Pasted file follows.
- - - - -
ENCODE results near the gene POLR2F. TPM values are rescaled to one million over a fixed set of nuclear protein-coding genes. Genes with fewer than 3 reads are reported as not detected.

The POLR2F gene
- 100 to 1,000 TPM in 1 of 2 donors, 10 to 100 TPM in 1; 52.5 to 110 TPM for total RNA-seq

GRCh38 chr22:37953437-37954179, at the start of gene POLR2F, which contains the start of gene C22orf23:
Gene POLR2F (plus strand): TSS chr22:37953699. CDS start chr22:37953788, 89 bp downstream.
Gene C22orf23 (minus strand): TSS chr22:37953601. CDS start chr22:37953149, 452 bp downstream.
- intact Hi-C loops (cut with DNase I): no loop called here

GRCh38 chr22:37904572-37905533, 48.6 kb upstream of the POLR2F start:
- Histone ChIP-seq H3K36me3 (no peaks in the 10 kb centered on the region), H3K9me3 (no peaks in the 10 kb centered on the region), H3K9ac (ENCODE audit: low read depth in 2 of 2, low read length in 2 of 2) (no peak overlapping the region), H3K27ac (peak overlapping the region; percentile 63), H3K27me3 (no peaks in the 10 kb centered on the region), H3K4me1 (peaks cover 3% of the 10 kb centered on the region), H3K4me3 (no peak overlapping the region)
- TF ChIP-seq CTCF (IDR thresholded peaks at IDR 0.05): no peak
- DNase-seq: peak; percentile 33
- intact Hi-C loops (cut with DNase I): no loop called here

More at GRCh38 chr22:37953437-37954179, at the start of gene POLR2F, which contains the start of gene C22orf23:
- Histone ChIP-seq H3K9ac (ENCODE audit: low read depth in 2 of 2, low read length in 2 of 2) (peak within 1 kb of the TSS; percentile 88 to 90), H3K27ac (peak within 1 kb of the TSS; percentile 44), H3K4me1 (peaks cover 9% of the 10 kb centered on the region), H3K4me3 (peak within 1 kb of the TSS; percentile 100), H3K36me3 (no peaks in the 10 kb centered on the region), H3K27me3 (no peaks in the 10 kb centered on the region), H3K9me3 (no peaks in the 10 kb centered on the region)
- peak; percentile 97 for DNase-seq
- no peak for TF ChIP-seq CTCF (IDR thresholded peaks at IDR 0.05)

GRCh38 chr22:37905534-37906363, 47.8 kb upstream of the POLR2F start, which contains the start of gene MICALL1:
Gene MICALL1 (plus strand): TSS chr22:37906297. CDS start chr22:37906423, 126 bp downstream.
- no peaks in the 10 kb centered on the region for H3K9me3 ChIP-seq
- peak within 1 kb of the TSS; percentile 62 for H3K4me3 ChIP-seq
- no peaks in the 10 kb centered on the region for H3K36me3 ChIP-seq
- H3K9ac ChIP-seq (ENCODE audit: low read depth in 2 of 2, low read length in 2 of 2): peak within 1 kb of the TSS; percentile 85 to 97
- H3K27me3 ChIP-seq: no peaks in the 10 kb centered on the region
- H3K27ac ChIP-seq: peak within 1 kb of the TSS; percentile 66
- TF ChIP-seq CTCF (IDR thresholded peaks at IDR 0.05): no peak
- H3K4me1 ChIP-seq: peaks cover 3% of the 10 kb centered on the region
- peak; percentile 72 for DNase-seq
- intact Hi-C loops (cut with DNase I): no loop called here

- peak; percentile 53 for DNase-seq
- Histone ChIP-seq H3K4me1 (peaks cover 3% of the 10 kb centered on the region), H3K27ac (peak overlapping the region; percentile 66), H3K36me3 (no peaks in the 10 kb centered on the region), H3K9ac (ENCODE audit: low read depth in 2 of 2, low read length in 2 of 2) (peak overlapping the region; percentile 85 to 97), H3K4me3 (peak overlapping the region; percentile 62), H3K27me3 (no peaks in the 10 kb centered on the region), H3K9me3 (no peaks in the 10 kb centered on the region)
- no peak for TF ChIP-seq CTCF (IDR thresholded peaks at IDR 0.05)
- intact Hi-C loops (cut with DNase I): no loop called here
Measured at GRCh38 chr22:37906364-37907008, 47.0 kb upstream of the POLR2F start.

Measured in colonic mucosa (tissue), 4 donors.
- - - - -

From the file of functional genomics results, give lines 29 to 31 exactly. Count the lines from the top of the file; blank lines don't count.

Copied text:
- peak; percentile 53 for DNase-seq
- Histone ChIP-seq H3K4me1 (peaks cover 3% of the 10 kb centered on the region), H3K27ac (peak overlapping the region; percentile 66), H3K36me3 (no peaks in the 10 kb centered on the region), H3K9ac (ENCODE audit: low read depth in 2 of 2, low read length in 2 of 2) (peak overlapping the region; percentile 85 to 97), H3K4me3 (peak overlapping the region; percentile 62), H3K27me3 (no peaks in the 10 kb centered on the region), H3K9me3 (no peaks in the 10 kb centered on the region)
- no peak for TF ChIP-seq CTCF (IDR thresholded peaks at IDR 0.05)